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Microsoft loses EU appeal in anti-trust case

updated 09:00 am EDT, Mon September 17, 2007

MS Loses EU Appeal

The European Court of First Instance today rejected Microsoft's appeal against a 2004 European Commission ruling that declared the company in violation of European anti-trust regulations. The decision upheld all major points of the decision, which claimed that the American software developer had shut out competitors by simultaneously limiting access to source code for its server software as well as by bundling Windows Media Player. The Court of First Instance in particular said there was no "objective justification" for requiring Windows Media Player's inclusion with the Microsoft operating system and argued that competitors such as RealNetworks were unable to challenge Microsoft's relative dominance of digital media.

As a result of the move, the software firm has been asked to make significant reparations demanded by the original EC ruling, which included a 497 million Euro ($690 million) fine, compensation for the court costs of the Free Software Foundation and other groups who disputed Microsoft in the case, as well as key changes to its software. If maintained, the original findings would have Microsoft provide relevant source code to immediate competitors in the server space and would bar any future version of Windows from shipping only with Windows Media Player pre-installed. Since the original ruling, Microsoft has offered "N" versions of Windows XP and Windows Vista for Europeans that strip out the company's media software.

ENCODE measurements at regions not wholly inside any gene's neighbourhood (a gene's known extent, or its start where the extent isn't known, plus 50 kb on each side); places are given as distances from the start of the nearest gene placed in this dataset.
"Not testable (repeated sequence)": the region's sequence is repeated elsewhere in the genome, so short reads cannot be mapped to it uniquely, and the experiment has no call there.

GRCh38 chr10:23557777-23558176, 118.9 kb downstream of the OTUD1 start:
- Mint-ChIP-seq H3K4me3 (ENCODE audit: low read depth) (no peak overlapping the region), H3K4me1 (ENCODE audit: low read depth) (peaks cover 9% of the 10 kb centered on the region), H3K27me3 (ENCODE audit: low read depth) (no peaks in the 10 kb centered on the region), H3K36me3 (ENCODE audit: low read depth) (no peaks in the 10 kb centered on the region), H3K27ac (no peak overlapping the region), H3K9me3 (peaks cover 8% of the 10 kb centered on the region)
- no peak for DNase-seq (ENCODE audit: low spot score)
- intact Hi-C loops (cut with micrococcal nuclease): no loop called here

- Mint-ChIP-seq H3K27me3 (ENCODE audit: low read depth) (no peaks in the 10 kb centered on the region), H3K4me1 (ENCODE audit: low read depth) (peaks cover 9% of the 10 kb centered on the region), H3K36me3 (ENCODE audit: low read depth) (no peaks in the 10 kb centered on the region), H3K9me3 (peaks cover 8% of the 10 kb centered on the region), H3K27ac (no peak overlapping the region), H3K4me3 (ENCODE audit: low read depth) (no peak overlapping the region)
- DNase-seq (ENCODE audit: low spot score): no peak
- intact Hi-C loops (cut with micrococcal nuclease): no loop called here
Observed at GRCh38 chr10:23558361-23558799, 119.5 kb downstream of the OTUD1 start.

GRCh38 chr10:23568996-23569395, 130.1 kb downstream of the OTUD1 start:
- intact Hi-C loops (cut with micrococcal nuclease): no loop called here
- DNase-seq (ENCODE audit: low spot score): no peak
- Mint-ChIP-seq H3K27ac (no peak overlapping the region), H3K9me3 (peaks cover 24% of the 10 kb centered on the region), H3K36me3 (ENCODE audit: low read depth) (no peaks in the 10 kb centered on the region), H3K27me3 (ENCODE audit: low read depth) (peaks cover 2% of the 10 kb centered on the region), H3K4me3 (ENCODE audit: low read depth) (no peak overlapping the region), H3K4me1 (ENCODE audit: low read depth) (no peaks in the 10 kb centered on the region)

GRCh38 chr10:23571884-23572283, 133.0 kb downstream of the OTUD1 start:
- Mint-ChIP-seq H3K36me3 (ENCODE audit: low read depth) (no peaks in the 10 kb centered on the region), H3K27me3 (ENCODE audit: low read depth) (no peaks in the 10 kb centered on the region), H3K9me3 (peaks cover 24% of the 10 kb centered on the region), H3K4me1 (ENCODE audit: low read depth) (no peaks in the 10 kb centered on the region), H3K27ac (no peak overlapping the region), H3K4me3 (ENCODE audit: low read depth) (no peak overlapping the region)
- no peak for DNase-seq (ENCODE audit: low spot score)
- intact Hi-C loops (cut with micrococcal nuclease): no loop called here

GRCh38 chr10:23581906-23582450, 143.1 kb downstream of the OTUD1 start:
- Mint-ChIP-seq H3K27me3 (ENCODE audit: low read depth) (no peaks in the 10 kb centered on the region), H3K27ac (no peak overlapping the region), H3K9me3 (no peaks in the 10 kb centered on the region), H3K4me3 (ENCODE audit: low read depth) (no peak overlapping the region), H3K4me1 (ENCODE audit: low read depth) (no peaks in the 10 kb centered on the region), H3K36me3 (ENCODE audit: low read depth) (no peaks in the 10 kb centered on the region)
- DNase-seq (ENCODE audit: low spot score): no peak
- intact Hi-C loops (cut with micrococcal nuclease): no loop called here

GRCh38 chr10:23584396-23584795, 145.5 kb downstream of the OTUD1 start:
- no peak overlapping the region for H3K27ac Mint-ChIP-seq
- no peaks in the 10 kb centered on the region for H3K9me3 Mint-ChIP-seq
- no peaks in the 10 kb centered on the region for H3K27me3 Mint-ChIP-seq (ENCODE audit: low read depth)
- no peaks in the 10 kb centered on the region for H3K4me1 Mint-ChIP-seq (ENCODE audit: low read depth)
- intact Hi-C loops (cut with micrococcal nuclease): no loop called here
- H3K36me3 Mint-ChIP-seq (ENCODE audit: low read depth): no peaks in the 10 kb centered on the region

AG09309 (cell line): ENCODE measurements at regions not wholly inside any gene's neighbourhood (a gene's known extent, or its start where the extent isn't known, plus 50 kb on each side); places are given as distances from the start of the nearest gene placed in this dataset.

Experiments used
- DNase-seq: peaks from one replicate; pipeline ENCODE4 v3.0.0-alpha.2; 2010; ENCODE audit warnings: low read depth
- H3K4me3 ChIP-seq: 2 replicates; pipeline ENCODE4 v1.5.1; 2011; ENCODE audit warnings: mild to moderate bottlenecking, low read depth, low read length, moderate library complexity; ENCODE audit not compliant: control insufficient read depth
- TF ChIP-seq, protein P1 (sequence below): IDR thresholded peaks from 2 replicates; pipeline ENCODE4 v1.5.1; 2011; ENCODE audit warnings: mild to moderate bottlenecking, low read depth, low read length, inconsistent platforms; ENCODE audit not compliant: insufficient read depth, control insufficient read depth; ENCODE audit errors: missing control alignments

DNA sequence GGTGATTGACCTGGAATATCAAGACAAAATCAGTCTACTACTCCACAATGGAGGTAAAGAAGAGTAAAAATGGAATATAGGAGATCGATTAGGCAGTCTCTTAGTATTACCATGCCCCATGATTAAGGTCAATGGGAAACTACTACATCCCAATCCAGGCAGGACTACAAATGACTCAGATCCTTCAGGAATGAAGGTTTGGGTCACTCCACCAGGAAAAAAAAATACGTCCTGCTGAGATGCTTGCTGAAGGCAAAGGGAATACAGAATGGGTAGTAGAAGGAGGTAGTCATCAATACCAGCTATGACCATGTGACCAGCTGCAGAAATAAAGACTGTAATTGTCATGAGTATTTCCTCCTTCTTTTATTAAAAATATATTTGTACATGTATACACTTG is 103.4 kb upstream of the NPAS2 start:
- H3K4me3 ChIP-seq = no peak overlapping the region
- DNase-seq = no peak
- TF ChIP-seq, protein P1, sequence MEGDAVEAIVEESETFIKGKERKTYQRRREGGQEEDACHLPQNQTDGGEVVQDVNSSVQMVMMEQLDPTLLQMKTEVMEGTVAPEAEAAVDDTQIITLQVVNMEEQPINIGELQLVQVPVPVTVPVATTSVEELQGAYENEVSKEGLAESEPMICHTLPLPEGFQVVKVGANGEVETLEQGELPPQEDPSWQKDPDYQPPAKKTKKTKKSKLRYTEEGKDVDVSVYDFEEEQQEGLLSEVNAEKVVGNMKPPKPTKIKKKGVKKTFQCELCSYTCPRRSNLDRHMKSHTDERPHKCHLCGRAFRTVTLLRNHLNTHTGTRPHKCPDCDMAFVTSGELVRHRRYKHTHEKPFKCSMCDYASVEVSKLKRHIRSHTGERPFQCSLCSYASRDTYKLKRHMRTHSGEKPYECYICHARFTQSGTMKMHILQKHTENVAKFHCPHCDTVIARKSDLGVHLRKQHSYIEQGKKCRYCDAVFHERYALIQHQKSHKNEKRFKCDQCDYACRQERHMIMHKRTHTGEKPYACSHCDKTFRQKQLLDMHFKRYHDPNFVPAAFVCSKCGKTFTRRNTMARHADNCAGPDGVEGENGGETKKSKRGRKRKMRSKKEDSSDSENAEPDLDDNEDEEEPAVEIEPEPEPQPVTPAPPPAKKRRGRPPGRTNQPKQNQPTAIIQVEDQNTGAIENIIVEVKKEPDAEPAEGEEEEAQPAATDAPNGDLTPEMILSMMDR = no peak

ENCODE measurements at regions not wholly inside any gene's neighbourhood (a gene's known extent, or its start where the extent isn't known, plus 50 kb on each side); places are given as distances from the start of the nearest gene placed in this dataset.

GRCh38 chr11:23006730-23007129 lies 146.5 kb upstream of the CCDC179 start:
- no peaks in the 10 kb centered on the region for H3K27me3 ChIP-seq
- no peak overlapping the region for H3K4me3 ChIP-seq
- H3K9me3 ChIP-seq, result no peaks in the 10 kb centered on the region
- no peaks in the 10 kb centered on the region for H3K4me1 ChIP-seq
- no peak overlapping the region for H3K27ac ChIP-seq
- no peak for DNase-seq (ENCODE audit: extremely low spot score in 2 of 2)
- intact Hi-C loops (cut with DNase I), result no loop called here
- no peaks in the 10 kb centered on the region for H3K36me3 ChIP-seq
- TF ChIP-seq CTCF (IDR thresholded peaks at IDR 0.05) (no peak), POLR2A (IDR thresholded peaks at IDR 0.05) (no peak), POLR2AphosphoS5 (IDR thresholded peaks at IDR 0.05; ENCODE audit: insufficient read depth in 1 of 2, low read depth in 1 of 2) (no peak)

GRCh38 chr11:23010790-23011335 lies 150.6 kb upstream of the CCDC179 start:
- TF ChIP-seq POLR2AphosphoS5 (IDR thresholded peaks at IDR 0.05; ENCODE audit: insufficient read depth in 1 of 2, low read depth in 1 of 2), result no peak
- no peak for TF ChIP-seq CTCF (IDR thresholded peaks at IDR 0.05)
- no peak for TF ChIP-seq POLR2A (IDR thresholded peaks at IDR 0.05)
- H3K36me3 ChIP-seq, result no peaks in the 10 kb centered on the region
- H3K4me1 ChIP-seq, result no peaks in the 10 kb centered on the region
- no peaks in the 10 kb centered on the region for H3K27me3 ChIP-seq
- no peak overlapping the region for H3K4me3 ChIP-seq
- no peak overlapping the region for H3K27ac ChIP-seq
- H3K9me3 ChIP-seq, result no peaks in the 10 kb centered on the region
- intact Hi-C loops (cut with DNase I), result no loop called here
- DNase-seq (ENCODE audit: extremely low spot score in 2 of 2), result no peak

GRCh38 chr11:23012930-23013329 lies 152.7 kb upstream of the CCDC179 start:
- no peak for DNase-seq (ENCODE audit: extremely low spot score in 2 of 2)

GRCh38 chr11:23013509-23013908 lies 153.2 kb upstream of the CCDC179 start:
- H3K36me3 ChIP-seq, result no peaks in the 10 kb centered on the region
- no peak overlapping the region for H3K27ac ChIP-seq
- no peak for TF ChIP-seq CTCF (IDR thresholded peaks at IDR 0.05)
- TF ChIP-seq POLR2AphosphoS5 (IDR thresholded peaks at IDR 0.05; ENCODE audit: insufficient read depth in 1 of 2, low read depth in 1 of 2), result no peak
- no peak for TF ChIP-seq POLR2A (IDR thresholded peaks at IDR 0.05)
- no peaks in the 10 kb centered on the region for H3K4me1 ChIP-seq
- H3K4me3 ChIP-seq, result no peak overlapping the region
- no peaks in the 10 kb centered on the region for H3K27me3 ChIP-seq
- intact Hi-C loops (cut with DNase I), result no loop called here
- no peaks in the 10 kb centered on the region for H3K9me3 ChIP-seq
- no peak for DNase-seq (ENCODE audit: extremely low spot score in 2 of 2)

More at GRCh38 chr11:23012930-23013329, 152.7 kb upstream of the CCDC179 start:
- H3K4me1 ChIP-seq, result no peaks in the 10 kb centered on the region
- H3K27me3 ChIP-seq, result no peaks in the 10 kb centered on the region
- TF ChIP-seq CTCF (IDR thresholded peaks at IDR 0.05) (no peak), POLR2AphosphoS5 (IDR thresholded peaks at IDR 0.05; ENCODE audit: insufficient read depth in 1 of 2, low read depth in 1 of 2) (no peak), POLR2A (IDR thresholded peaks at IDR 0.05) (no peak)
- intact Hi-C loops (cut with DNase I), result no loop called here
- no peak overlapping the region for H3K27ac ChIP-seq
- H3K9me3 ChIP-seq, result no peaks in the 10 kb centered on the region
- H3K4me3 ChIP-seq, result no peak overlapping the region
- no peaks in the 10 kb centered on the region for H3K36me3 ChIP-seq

Microsoft has up to two months to launch one more appeal with the European Court of Justice but has yet to say whether it will pursue this route. Company general counsel Brad Smith said it was too early to offer a definitive response, but noted that it would comply with any final decisions and that the climate surrounding the anti-trust case had changed dramatically since the very beginnings of the case in 1998, referring to a recent deal with Sun Microsystems to use Windows Server software and its licensing of disputed patents with Linux distributor Novell.

"The world has changed, the industry has changed, and our company has changed," Smith said. "We sought to underscore that over a year ago when we published what we described as our Windows® Principles, principles intended to ensure that future versions of Windows, starting with Windows Vista, would comport not only with the principles of U.S. law but with the principles that are applicable here in Europe as well."

Regardless of the effect of the appeal's rejection, EC competition commissioner Neelie Kroes declared the ruling "bittersweet," warning that Microsoft's monopoly of the European market had persisted since 2004. However, the court action gives permission to the EC to challenge Microsoft in other anti-trust cases and sets a precedent for other firms suspected of abusing their control on the continent, such as Intel and Rambus.

by MacNN Staff




  1. bhuot

    Joined: Dec 1969